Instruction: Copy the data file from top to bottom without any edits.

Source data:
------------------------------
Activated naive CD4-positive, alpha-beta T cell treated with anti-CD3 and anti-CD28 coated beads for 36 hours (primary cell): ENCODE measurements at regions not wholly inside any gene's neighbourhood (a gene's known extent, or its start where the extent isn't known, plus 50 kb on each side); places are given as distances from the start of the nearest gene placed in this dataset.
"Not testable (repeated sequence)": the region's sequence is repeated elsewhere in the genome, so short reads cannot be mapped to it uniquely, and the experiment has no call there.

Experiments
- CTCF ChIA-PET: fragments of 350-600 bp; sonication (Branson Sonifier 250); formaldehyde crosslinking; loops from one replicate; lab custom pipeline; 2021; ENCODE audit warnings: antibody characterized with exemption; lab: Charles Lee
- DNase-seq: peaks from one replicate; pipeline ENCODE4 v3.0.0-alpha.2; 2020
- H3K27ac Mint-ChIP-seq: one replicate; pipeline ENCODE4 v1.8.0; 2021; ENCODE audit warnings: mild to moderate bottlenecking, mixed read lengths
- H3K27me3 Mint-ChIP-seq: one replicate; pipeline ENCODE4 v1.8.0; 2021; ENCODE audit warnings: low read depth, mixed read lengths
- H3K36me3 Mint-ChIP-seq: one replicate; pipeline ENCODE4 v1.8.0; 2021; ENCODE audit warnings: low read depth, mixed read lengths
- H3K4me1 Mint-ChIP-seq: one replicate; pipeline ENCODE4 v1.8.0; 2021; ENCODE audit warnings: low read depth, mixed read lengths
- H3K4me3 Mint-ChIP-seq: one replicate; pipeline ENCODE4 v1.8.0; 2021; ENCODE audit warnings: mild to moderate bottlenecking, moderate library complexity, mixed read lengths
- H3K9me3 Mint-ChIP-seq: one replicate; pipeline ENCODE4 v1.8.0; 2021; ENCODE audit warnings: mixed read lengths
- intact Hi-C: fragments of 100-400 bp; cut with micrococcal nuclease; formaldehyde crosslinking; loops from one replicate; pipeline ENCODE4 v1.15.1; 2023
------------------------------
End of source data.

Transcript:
Activated naive CD4-positive, alpha-beta T cell treated with anti-CD3 and anti-CD28 coated beads for 36 hours (primary cell): ENCODE measurements at regions not wholly inside any gene's neighbourhood (a gene's known extent, or its start where the extent isn't known, plus 50 kb on each side); places are given as distances from the start of the nearest gene placed in this dataset.
"Not testable (repeated sequence)": the region's sequence is repeated elsewhere in the genome, so short reads cannot be mapped to it uniquely, and the experiment has no call there.

Experiments
- CTCF ChIA-PET: fragments of 350-600 bp; sonication (Branson Sonifier 250); formaldehyde crosslinking; loops from one replicate; lab custom pipeline; 2021; ENCODE audit warnings: antibody characterized with exemption; lab: Charles Lee
- DNase-seq: peaks from one replicate; pipeline ENCODE4 v3.0.0-alpha.2; 2020
- H3K27ac Mint-ChIP-seq: one replicate; pipeline ENCODE4 v1.8.0; 2021; ENCODE audit warnings: mild to moderate bottlenecking, mixed read lengths
- H3K27me3 Mint-ChIP-seq: one replicate; pipeline ENCODE4 v1.8.0; 2021; ENCODE audit warnings: low read depth, mixed read lengths
- H3K36me3 Mint-ChIP-seq: one replicate; pipeline ENCODE4 v1.8.0; 2021; ENCODE audit warnings: low read depth, mixed read lengths
- H3K4me1 Mint-ChIP-seq: one replicate; pipeline ENCODE4 v1.8.0; 2021; ENCODE audit warnings: low read depth, mixed read lengths
- H3K4me3 Mint-ChIP-seq: one replicate; pipeline ENCODE4 v1.8.0; 2021; ENCODE audit warnings: mild to moderate bottlenecking, moderate library complexity, mixed read lengths
- H3K9me3 Mint-ChIP-seq: one replicate; pipeline ENCODE4 v1.8.0; 2021; ENCODE audit warnings: mixed read lengths
- intact Hi-C: fragments of 100-400 bp; cut with micrococcal nuclease; formaldehyde crosslinking; loops from one replicate; pipeline ENCODE4 v1.15.1; 2023